I believe that we need to remove ourselves from our familiar environment, from the routines and rituals that define us, and immerse ourselves in a completely different place to create the space and time to discover our destiny. You find your destiny when you take a risk.  Or as Martin Luther King said, “when you have enough faith to take the first step, even when you don’t see the whole staircase”.  For each of us, the risks we take will be different but must involve stepping outside our comfort zone. If we only live a life that is ‘safe’, if we only walk down the well-trodden trails, then we may never discover our full potential. 

I also believe there are high impact moments in our lives, which are catalysts to making these life changing choices.  They demand that we consciously reflect on our past and question our future.  Often, these moments will be when you experience a deep sense of loss.  I lost my father the same week I got an email informing me that my divorce was final.  It was April 2009 and I was in Sri Lanka, sitting at my mum’s computer when the email came through.  I was surrounded by friends and family who loved me but I had never felt more alone in my life.  I had been with Dean for almost 20 years and I was 47 years old at the time.  I also remember feeling incredibly moved by everything that was written in the Sri Lankan papers about my dad.  Born in a little village in Sri Lanka, he had gone on to achieve incredible success, both as an eminent civil rights lawyer and later in life as a diplomat, being appointed ambassador to the United Nations.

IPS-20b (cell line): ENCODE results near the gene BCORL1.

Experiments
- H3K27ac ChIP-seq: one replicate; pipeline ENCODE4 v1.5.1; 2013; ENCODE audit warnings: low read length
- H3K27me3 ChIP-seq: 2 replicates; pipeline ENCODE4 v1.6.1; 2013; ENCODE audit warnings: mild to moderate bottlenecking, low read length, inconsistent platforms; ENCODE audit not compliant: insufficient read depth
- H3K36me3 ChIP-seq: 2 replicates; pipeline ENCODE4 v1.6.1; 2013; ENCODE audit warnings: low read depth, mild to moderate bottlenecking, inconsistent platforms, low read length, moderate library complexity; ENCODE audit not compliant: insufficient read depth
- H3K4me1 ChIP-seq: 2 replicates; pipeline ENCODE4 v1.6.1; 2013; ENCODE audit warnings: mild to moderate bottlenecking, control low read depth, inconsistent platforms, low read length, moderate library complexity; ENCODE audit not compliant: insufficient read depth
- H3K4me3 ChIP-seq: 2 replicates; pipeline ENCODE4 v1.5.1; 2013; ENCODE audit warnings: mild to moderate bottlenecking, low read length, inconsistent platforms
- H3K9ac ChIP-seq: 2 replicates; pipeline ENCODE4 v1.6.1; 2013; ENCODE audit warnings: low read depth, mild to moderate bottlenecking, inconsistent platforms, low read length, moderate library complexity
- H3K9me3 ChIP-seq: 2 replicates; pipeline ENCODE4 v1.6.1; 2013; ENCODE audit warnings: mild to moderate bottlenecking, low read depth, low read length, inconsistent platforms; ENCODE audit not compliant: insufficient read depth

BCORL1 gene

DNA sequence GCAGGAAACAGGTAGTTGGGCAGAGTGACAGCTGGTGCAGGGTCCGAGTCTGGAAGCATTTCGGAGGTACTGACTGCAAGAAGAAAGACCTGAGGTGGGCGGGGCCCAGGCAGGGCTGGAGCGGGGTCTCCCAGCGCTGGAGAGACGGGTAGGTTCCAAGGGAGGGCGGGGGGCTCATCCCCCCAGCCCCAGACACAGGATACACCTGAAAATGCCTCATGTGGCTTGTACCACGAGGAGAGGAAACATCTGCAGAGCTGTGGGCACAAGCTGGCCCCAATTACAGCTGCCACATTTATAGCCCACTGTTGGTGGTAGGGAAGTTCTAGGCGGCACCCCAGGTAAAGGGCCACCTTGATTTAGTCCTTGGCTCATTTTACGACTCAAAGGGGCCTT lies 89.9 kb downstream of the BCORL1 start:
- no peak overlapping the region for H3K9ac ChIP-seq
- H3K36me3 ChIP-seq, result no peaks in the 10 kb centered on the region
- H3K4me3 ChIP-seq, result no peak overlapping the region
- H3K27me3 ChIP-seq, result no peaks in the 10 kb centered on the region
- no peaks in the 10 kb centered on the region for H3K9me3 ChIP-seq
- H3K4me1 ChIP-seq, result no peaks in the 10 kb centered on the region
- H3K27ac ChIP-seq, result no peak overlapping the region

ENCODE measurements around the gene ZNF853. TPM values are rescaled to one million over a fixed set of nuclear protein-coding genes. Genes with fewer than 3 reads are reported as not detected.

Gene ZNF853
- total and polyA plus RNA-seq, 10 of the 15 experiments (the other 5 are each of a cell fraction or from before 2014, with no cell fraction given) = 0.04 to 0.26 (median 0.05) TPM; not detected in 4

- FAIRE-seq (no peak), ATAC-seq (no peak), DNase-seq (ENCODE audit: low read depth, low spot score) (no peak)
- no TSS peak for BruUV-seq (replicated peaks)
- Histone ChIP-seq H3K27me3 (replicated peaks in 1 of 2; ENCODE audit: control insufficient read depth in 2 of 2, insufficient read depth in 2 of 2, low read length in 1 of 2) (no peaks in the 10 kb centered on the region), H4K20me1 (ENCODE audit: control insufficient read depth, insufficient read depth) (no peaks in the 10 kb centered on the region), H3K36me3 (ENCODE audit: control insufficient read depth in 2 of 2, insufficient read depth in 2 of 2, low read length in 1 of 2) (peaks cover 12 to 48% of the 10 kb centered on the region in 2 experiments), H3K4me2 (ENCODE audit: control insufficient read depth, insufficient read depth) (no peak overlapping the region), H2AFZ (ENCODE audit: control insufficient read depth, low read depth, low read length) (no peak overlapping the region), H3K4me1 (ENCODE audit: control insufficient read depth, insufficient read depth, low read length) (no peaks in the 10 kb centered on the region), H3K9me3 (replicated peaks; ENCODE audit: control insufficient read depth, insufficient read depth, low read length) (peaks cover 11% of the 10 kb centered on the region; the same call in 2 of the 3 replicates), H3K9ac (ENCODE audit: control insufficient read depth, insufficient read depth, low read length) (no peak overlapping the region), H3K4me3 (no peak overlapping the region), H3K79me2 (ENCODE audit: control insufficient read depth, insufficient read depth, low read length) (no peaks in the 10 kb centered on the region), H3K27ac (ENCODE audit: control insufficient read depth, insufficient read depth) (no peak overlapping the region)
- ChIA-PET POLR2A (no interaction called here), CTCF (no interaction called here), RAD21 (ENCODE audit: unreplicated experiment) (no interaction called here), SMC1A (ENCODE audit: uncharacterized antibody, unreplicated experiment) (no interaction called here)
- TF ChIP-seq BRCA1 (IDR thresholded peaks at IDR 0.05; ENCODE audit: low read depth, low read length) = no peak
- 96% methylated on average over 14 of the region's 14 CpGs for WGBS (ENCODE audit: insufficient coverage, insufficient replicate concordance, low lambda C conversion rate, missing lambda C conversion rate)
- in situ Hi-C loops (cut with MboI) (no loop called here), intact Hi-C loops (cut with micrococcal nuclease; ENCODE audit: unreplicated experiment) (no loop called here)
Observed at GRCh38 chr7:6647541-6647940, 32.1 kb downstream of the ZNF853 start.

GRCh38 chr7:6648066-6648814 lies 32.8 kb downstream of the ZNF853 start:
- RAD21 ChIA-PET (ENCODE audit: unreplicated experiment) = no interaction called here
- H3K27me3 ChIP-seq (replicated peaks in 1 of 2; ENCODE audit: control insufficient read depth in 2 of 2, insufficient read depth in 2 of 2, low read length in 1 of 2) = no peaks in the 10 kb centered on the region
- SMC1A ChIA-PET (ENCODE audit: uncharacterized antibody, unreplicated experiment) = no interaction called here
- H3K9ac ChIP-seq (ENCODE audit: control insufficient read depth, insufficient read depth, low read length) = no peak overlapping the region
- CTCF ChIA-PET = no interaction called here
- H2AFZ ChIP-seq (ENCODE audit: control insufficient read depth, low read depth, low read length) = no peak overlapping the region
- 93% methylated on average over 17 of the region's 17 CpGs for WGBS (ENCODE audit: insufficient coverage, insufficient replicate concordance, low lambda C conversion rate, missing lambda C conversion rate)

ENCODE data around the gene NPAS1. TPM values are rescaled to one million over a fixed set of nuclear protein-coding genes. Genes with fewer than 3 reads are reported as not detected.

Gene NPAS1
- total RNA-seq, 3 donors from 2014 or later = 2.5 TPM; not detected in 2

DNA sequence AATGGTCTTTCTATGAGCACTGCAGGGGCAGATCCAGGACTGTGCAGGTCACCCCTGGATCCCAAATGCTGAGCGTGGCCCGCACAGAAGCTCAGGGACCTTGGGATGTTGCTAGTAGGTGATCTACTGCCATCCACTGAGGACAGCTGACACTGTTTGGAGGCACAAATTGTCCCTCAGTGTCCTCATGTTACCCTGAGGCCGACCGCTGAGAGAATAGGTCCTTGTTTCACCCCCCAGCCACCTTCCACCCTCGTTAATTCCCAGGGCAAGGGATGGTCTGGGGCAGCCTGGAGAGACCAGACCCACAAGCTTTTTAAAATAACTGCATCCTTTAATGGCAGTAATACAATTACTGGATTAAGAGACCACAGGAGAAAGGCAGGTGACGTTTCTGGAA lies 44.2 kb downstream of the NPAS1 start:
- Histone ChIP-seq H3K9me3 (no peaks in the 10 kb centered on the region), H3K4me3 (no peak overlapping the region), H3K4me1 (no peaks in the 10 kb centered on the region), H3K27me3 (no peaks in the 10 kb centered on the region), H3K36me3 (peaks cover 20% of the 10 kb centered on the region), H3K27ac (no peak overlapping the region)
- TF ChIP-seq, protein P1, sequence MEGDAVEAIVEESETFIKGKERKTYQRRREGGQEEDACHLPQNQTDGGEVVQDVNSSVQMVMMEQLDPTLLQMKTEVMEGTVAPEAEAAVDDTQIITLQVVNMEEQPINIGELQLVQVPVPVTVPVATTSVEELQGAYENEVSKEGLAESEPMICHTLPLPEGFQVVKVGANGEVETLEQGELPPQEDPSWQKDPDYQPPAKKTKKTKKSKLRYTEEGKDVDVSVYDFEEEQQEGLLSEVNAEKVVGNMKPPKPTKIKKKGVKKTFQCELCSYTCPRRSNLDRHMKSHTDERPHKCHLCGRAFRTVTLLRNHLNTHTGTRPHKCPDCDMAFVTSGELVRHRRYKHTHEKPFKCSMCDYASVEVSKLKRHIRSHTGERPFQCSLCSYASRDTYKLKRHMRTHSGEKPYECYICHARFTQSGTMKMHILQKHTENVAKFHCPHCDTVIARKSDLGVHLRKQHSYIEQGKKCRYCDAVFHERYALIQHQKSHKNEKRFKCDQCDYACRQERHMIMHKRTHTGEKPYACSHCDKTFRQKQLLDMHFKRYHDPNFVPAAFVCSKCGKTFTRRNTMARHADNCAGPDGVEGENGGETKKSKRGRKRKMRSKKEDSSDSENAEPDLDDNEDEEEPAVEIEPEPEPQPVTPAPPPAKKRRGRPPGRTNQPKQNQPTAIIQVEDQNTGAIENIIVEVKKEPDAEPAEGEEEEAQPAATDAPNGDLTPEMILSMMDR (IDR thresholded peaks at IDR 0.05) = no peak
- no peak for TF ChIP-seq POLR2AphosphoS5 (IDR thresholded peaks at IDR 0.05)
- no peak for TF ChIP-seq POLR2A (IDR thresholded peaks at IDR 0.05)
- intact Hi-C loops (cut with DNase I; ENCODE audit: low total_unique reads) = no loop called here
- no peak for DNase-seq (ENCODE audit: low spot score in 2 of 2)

The last of the ‘Greats’ the headlines screamed…and I asked myself this question.

What did I want to look back on when I reached the end of my life?  I was proud of what I had achieved so far, including in my career in local government in Sydney.  I had stayed far longer than the 3-5 year limit I had set for myself, because my boss Steve Frost, understood my need to be challenged and came up with new projects and ideas, to keep me engaged.  His work ethic and passion for the environment inspired me greatly and shaped my professional career in Australia. 

A few months after my dad passed away, I also lost one of my closest friends in Sri Lanka and I knew it was time to re-evaluate my own life.  In my twenties, I had set myself a goal, to travel to all 7 continents before I turned 50.  On the day of my friend’s funeral, I walked in to a travel agent’s office and booked a voyage to Antarctica—till then the only continent I had not explored.   I was suffering from a lot of grief at the time and making that decision to go to Antarctica resulted in my taking a leave of absence from work and completing almost a year of solo travel round the world.  My adversity gave me courage I didn’t know I had.  That journey helped me grow in ways I never imagined.  I met incredible people with whom I instantly forged strong connections because they too were on similar paths.